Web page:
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The Goldster Loves the Epic Rabbit Platter at Kismet

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The early review poses no problems for the hot spot

A blonde wood and light white interior of a new restaurant bathed in California light.
Kismet
Wonho Frank Lee

This week Jonathan Gold drops a surprisingly early review of Kismet, Los Feliz’s new Middle Eastern-leaning restaurant by Madcapra’s Sara Kramer and Sarah Hymanson. The restaurant, which only just opened in January of this year, hardly had time to iron out its kinks (ultimately, the critic doesn’t seem to mention any) before getting the Goldster treatment.

The hip new eatery, full of customers “who all look like recent Wesleyan grads,” serves all-day fare that is “surpassingly light and vegetable-intensive, has the carefully layered flavors, the touches of heat, tartness and herbal intensity that we have grown to expect from the best new kitchens.” The Goldster seems to enjoy everything about the restaurant, starting with a wonderful spread for breakfast:

If you come for breakfast, Kramer and Hymanson will serve you shakshuka, yes, but also sesame-spiked granola, toasted brioche spread with halvah, or what they call “all the things,” which is to say the crunchy flatbread they get from Smorgasburg star Bub and Grandma’s, maybe some cucumbers with citrus, tiny potatoes with fennel, chunks of white cheese with kale, and containers of tahini and the thick, drained yogurt called labneh, which is especially good. [LAT]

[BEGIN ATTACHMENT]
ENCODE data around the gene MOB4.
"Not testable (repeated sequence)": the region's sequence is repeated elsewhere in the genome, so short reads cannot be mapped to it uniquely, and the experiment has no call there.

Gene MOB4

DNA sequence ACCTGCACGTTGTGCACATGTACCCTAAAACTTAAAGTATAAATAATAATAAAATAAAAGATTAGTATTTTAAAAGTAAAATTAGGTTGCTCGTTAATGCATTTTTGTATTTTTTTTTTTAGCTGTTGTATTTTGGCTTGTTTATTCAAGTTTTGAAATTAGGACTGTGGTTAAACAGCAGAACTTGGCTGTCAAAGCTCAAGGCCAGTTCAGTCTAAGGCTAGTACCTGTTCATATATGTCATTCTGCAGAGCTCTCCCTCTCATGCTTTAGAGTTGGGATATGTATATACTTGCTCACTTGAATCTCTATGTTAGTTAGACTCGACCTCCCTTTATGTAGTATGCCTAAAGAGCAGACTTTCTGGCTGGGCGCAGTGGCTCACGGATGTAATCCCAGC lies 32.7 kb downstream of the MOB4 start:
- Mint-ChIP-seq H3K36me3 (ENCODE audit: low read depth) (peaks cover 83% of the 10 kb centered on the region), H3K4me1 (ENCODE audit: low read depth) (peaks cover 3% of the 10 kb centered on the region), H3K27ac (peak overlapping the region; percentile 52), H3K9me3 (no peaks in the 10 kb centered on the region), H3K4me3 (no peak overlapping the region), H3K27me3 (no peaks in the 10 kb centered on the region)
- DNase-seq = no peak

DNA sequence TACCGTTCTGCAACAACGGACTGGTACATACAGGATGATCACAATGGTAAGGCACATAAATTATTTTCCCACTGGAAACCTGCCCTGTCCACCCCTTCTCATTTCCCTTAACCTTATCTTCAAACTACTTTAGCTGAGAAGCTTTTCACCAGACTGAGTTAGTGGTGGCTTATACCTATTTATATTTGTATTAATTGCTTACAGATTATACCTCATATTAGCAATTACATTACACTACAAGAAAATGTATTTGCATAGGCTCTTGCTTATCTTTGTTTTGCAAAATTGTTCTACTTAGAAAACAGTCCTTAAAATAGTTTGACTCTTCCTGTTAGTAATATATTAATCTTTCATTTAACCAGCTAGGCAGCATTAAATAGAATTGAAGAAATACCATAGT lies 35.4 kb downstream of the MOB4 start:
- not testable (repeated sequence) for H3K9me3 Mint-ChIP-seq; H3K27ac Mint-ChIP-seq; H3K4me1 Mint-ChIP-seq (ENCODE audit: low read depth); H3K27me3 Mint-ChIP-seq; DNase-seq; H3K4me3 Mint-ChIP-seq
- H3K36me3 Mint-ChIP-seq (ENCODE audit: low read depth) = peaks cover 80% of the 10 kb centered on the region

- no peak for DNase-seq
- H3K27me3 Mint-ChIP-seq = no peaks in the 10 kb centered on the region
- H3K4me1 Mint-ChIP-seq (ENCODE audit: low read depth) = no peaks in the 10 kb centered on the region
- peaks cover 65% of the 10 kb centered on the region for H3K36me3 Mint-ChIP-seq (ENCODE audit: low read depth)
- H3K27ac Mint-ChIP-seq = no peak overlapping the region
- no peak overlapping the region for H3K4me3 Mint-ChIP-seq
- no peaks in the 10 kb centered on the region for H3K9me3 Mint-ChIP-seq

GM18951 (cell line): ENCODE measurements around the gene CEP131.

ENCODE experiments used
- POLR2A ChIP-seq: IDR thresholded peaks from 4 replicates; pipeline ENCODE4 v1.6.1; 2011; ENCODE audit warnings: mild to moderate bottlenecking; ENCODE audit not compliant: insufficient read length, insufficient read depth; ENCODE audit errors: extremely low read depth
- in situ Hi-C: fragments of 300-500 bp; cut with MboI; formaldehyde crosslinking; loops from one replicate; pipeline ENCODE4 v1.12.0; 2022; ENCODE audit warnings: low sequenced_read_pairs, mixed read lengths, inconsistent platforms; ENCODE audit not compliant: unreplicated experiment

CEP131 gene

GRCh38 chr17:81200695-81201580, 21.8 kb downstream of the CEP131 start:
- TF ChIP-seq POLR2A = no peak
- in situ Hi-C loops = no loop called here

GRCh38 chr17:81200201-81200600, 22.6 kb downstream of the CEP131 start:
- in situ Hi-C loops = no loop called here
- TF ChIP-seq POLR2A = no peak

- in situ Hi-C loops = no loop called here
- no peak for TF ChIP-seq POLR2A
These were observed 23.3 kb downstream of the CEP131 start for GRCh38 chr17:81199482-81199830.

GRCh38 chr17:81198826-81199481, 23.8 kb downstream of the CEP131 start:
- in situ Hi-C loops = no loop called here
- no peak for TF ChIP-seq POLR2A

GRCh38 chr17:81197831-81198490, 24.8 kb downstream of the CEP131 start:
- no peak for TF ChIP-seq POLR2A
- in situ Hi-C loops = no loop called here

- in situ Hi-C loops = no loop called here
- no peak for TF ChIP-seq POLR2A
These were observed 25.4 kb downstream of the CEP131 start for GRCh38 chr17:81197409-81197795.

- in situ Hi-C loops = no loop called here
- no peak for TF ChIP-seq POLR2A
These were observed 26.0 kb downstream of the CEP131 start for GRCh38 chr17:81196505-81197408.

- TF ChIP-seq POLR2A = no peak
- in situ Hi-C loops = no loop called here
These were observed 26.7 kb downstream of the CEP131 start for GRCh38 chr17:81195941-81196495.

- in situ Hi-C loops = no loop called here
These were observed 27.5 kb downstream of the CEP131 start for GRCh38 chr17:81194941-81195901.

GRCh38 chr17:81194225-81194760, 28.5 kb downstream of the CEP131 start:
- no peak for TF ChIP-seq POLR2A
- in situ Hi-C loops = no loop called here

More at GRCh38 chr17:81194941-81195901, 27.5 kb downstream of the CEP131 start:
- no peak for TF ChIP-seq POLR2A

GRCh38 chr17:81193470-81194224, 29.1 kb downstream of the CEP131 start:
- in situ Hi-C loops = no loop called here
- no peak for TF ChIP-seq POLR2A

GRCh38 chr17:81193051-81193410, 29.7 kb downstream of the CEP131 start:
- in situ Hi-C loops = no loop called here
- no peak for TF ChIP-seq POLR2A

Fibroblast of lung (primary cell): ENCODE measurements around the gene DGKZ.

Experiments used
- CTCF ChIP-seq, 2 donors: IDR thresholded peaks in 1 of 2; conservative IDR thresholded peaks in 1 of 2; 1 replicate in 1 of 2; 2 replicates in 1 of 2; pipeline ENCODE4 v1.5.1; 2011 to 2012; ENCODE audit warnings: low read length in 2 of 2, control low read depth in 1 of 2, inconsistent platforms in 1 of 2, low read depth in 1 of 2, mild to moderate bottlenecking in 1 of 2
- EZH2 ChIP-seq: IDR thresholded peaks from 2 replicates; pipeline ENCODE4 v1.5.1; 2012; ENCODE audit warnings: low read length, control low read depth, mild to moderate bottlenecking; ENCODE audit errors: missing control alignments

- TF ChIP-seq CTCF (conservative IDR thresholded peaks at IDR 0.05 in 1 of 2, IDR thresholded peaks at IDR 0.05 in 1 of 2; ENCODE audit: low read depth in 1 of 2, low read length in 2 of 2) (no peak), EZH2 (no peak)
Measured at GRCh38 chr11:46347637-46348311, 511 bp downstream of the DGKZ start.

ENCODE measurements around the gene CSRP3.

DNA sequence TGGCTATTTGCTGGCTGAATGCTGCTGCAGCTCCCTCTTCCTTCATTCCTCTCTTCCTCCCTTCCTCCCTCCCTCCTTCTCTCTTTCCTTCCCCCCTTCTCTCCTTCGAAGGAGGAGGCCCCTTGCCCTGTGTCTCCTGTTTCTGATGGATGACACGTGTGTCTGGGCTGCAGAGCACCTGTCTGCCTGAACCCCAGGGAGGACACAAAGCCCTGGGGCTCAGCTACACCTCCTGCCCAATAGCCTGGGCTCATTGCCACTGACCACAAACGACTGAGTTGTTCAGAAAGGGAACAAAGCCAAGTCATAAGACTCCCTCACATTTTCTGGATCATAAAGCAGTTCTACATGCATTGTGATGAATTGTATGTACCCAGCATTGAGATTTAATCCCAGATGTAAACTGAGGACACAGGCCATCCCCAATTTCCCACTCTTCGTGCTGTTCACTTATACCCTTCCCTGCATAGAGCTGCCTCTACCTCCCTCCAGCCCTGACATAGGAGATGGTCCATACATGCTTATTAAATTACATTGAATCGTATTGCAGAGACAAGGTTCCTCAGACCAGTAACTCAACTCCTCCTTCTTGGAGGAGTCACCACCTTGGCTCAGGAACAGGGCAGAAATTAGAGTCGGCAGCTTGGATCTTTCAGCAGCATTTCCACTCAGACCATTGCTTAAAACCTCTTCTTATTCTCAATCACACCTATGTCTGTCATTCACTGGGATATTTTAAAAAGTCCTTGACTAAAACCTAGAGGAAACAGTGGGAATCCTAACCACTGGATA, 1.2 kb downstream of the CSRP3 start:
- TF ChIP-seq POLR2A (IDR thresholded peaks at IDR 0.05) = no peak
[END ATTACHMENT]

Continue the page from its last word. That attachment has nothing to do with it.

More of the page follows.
And a similarly delicious lunch:

Lunch is pretty much the same — those lemony chicken pies, the bright-green herbed frittata called kuku, and grilled bread topped with spicy, herb-laced broccoli braised into soft submission. The rosewater lemonade is oddly refreshing. I could probably survive for a week eating nothing but the stewed lamb with stripes of burnt cabbage and a cushion of bland, soothing freekeh porridge, like a Sunday dish they never quite got around to inventing somewhere in northern Syria. [LAT]

But you’re really there for the chefs’ famed rabbit:

If you have a little money in your pockets, you might try the huge rabbit platter: rabbit stew, roasted legs scattered with herbs, and cubes of rabbit meat grilled like kebabs with caramelized squash. It feeds two — maybe as many as four, if you happen to be wearing skinny jeans. It was Kramer and Hymanson’s famous dish in their restaurant in Brooklyn, and I had been waiting more than a year to try it in Los Angeles. I suspect you will not be disappointed. [LAT]

In the end, Kismet shines albeit the early review, with Jonathan Gold also describing a particular fondness for the Tokyo turnips, kohlrabi with pumpkin seeds, jeweled crispy rice, and cranberry beans.

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